delegate Tsarapkin at the Geneva test talks has dropped all pretense of serious interest in concluding anand is seeking to induce the VStmmmmmmmUam]to take tho
negotiations. He charged onune that the West now is interested only in ending the talks and placing the blame on the USSR.
At the same sessionformally introduced the Soviet aide-memoireune on nuclear testing which was handed to the US at theof the President's talks with Khrushchev in Vienna. This memorandum proposed that,
ln view of the failure to reach an agreementest ban, the powers take up the "cardinal question" of general and complete disarmament and settle theand nuclear testinterdependently.
The Soviet memorandum stated that the USSR would agree toeneral disarmament treaty including Western proposals on the cessation of nuclearand impliedest ban could bo part of the first stage ofreaty. Tsarapkin contended that these proposals demonstrated the USSR'sand "constructive approach" and denied any intention ofan ultimatum. He stressed,
however, that the West has the choice of eitherest ban treaty on Soviet terms or merging these talks with negotiations on general.
The Soviet proposal is clearly aimed at prolonging the present uncontrolled moratorium on testing. Moscow probably also calculates that the opening of bilateral Soviet-UStalks onune and the international conference on general disarmament scheduled to begin onuly in Geneva will actrake on any US move to resume nuclear weapons tests this summer.
The Soviet move toseparate negotiations on the nuclear test issue bythem in the complex subject of general disarmament probably springs from two main considerations. Now thathas restored top-level contact with the US by hiswith the President, which he believes will open the way for negotiations on the keyissues of Berlin andhe has no furtherin keeping the test talks aliveeans of promoting an accommodation with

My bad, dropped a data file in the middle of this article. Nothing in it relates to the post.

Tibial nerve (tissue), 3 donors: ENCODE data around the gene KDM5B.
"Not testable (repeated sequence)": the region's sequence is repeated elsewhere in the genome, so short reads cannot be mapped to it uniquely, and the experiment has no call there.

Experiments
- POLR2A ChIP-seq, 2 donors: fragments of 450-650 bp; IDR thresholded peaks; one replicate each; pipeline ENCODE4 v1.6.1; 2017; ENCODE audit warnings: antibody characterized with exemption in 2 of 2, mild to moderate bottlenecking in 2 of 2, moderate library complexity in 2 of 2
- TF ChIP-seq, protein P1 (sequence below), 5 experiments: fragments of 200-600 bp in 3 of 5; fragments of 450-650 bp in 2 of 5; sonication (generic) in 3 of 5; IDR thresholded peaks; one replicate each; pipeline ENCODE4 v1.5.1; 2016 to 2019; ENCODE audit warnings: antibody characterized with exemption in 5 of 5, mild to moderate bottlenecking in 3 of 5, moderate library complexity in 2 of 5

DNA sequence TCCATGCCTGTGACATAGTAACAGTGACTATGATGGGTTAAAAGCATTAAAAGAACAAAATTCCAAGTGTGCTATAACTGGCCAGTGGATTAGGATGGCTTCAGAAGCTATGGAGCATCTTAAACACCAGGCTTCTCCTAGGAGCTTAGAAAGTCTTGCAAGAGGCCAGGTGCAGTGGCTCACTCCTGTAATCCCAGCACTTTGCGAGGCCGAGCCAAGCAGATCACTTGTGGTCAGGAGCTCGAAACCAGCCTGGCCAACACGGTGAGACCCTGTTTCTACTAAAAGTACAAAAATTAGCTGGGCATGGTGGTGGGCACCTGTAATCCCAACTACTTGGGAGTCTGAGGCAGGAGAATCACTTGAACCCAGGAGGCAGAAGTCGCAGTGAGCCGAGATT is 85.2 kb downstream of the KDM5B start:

Another and probably more important motivating factor is Communist China's long-standing oppositionest banthe complete destruction of all existing nuclear weaponcondition which Peiping insists on in order toest ban agreement. This issue seems to haveajor role in the long and bitter Sino-Soviet dispute last year,ommitment byto downgrade andwithdraw from separate talks on nuclear testing mayeen an important element in the behind-the-scenesworked out at the Moscow meeting of Communist leaders last November. The Moscow Declaration called for "banning
atomic weapons as well tests andu contrast to the statement sued by7 conference Communist chiefs, it failed toest ban alone.
reduced interest in a test cessation treaty was evident in the monthsthe Moscow conference. Two weeks before the latest round of talks opened at Geneva last March, Khrushchev,alk with Ambassador Thompson at Novosibirsk, adopted aattitude toward the possibility of an agreement and minimized the importance of the issue. Furthermore, Khrushchev for the first time singled out French tests as an obstacle to agreement. When the talksthe Soviet delegation followed up Khrushchev'sand charged that French testingeriousto agreement. Inthe Soviets withdrew their previous consentingle administrator and proposed tohree-membercounciluilt-in Soviet veto.